by Max Brantley
Ledgerwood, who has cerebral palsy that makes him unable to use his limbs, staying in the community has allowed him to be an active member of his church, hold elected office in his hometown, and participate in several political clubs in northeast Arkansas. For Ms. Jacobs, who has advanced dementia and congestive heart failure, staying in the community means living in the house she has been in for 15 years, receiving attention and care from a devoted son, and visiting with her older siblings.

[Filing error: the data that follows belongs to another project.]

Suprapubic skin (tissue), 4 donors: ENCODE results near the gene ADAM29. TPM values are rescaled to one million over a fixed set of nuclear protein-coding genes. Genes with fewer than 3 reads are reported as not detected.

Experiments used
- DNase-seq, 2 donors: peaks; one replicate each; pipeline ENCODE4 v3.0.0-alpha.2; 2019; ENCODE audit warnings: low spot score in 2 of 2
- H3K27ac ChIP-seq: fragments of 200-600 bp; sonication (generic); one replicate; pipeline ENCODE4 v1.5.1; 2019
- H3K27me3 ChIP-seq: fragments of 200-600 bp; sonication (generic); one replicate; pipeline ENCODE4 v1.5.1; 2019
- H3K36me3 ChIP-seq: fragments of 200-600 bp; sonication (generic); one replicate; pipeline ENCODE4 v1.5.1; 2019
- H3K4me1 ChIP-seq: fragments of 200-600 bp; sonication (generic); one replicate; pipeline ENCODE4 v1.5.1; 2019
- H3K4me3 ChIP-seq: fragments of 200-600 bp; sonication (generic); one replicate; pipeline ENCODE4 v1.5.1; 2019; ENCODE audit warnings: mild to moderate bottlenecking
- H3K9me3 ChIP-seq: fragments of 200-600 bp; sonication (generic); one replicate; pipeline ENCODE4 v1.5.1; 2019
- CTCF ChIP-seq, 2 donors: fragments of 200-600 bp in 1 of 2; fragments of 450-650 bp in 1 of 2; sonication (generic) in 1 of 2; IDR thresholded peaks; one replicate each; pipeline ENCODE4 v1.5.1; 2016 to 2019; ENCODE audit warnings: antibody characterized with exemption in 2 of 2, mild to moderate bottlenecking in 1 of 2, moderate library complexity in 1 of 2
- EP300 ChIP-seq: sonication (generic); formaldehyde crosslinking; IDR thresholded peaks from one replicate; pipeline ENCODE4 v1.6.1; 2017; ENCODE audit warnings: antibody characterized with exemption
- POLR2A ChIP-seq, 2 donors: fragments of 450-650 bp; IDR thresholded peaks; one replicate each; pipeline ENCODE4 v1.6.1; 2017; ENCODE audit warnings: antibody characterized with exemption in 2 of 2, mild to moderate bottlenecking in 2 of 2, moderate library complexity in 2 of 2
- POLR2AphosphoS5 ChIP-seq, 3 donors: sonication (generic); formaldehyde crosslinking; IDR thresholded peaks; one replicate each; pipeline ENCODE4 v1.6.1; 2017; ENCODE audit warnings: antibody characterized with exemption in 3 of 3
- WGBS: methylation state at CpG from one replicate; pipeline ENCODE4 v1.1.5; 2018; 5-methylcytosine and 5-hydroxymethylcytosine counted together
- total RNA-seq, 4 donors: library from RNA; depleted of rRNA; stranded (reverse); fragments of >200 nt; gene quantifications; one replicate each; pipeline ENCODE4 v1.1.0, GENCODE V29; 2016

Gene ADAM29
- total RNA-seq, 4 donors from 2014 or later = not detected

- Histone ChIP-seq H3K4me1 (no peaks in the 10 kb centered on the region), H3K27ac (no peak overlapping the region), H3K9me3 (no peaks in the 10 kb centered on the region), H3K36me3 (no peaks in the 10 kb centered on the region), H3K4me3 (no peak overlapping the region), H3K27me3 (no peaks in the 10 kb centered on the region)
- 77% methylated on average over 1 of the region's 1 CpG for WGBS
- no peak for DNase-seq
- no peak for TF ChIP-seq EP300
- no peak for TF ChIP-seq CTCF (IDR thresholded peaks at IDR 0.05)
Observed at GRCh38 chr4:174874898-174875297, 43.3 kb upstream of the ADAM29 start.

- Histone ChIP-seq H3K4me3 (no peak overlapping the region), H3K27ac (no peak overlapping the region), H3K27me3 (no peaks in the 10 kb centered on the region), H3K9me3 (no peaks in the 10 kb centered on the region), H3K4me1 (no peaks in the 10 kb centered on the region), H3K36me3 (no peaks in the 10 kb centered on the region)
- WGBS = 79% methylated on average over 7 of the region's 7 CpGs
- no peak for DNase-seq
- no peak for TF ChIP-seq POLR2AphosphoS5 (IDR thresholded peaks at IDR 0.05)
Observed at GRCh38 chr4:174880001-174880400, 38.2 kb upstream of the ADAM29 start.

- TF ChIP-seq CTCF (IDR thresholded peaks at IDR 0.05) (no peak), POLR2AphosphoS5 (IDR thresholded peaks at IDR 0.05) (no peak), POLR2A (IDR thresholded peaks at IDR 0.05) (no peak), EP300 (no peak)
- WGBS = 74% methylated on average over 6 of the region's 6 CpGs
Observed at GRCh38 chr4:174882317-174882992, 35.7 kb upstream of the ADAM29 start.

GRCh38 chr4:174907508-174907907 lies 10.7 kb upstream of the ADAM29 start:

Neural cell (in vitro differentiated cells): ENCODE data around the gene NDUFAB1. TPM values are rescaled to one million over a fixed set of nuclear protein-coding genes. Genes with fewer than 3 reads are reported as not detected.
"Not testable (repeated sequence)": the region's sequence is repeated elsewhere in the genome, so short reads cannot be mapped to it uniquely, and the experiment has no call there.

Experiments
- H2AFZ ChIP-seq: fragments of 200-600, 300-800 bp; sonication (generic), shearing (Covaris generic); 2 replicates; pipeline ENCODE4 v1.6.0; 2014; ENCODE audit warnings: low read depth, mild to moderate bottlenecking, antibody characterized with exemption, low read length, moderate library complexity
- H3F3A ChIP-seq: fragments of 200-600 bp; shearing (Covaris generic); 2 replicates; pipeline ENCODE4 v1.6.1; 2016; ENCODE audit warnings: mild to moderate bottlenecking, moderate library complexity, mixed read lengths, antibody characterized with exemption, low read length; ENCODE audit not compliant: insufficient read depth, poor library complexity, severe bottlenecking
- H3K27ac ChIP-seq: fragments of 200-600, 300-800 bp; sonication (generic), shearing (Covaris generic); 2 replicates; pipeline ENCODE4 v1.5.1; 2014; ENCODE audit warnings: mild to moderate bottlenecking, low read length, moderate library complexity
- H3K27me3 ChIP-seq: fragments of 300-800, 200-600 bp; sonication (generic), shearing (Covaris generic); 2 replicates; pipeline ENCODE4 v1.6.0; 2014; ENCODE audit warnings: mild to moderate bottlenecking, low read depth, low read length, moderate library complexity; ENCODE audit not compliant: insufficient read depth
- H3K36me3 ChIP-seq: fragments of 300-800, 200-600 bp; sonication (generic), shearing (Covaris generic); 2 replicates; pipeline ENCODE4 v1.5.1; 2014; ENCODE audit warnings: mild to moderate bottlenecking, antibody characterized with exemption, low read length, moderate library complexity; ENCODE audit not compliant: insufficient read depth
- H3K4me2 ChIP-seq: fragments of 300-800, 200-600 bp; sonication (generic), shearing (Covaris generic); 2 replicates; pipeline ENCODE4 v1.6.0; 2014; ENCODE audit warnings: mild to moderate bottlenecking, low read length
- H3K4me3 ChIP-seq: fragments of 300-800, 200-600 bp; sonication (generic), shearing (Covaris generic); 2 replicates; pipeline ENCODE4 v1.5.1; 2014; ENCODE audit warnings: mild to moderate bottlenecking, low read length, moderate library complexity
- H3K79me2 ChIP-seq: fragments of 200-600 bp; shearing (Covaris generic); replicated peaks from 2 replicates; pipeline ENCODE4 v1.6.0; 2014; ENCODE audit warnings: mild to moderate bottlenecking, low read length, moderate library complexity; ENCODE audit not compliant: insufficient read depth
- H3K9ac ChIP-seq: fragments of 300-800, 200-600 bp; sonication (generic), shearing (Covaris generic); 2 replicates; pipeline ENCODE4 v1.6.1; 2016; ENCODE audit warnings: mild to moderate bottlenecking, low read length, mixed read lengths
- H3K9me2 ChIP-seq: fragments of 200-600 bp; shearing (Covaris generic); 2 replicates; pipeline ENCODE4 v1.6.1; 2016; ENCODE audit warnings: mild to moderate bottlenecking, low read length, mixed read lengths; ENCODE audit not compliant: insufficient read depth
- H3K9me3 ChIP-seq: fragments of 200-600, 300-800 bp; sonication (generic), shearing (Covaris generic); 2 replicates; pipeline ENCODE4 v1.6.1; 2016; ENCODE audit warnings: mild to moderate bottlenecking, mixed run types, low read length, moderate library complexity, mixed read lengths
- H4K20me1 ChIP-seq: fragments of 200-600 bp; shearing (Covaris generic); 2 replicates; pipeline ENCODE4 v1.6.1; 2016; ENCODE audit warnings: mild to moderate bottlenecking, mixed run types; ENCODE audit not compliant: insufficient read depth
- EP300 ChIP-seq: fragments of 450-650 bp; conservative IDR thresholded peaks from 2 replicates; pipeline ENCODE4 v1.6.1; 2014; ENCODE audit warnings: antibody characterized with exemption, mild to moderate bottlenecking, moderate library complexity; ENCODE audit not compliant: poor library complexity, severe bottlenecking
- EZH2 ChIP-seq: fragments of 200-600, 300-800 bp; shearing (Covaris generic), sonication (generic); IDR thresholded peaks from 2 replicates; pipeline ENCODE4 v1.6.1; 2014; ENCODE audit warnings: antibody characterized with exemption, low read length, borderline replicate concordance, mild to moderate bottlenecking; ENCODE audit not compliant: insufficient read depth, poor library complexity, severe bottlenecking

... Despite the fact that their medical conditions have not improved, DHS arbitrarily slashed the levels of services for Mr. Ledgerwood by 43% and Ms. Jacobs by 22% without any explanation. These significant cuts undermine their health and safety.
The lawsuit demands accountability from DHS and affirms the rights of low-income Arkansans with disabilities to receive services in their homes when possible and to be treated fairly by the state.